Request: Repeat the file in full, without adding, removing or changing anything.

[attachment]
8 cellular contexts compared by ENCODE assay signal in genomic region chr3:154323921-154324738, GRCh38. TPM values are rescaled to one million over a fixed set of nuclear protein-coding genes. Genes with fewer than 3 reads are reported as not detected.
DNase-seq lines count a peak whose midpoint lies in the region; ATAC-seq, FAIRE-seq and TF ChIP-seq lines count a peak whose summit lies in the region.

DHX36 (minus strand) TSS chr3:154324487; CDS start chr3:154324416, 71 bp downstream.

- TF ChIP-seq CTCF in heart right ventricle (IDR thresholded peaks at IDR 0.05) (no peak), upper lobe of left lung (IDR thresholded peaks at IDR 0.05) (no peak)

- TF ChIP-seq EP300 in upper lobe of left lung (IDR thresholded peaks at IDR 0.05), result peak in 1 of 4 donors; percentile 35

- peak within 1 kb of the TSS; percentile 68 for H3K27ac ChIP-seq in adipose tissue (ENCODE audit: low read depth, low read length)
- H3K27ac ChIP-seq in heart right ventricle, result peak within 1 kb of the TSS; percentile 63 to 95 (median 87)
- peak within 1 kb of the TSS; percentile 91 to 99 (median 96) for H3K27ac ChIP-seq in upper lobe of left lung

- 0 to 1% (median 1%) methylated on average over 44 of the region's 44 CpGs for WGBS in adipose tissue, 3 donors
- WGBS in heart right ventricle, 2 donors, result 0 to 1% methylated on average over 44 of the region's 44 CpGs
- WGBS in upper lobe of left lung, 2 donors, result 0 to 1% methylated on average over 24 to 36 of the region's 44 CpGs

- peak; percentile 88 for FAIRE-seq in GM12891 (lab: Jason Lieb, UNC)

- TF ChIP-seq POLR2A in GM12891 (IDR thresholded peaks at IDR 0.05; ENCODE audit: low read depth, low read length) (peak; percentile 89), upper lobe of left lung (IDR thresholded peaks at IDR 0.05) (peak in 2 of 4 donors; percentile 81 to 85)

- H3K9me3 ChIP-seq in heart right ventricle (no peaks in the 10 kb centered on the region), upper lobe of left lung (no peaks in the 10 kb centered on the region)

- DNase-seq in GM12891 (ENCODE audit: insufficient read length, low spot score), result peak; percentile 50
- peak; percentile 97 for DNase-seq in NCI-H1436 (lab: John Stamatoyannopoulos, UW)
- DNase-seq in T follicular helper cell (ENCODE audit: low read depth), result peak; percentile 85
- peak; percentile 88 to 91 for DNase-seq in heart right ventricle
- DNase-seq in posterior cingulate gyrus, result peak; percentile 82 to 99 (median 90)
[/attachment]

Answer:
8 cellular contexts compared by ENCODE assay signal in genomic region chr3:154323921-154324738, GRCh38. TPM values are rescaled to one million over a fixed set of nuclear protein-coding genes. Genes with fewer than 3 reads are reported as not detected.
DNase-seq lines count a peak whose midpoint lies in the region; ATAC-seq, FAIRE-seq and TF ChIP-seq lines count a peak whose summit lies in the region.

DHX36 (minus strand) TSS chr3:154324487; CDS start chr3:154324416, 71 bp downstream.

- TF ChIP-seq CTCF in heart right ventricle (IDR thresholded peaks at IDR 0.05) (no peak), upper lobe of left lung (IDR thresholded peaks at IDR 0.05) (no peak)

- TF ChIP-seq EP300 in upper lobe of left lung (IDR thresholded peaks at IDR 0.05), result peak in 1 of 4 donors; percentile 35

- peak within 1 kb of the TSS; percentile 68 for H3K27ac ChIP-seq in adipose tissue (ENCODE audit: low read depth, low read length)
- H3K27ac ChIP-seq in heart right ventricle, result peak within 1 kb of the TSS; percentile 63 to 95 (median 87)
- peak within 1 kb of the TSS; percentile 91 to 99 (median 96) for H3K27ac ChIP-seq in upper lobe of left lung

- 0 to 1% (median 1%) methylated on average over 44 of the region's 44 CpGs for WGBS in adipose tissue, 3 donors
- WGBS in heart right ventricle, 2 donors, result 0 to 1% methylated on average over 44 of the region's 44 CpGs
- WGBS in upper lobe of left lung, 2 donors, result 0 to 1% methylated on average over 24 to 36 of the region's 44 CpGs

- peak; percentile 88 for FAIRE-seq in GM12891 (lab: Jason Lieb, UNC)

- TF ChIP-seq POLR2A in GM12891 (IDR thresholded peaks at IDR 0.05; ENCODE audit: low read depth, low read length) (peak; percentile 89), upper lobe of left lung (IDR thresholded peaks at IDR 0.05) (peak in 2 of 4 donors; percentile 81 to 85)

- H3K9me3 ChIP-seq in heart right ventricle (no peaks in the 10 kb centered on the region), upper lobe of left lung (no peaks in the 10 kb centered on the region)

- DNase-seq in GM12891 (ENCODE audit: insufficient read length, low spot score), result peak; percentile 50
- peak; percentile 97 for DNase-seq in NCI-H1436 (lab: John Stamatoyannopoulos, UW)
- DNase-seq in T follicular helper cell (ENCODE audit: low read depth), result peak; percentile 85
- peak; percentile 88 to 91 for DNase-seq in heart right ventricle
- DNase-seq in posterior cingulate gyrus, result peak; percentile 82 to 99 (median 90)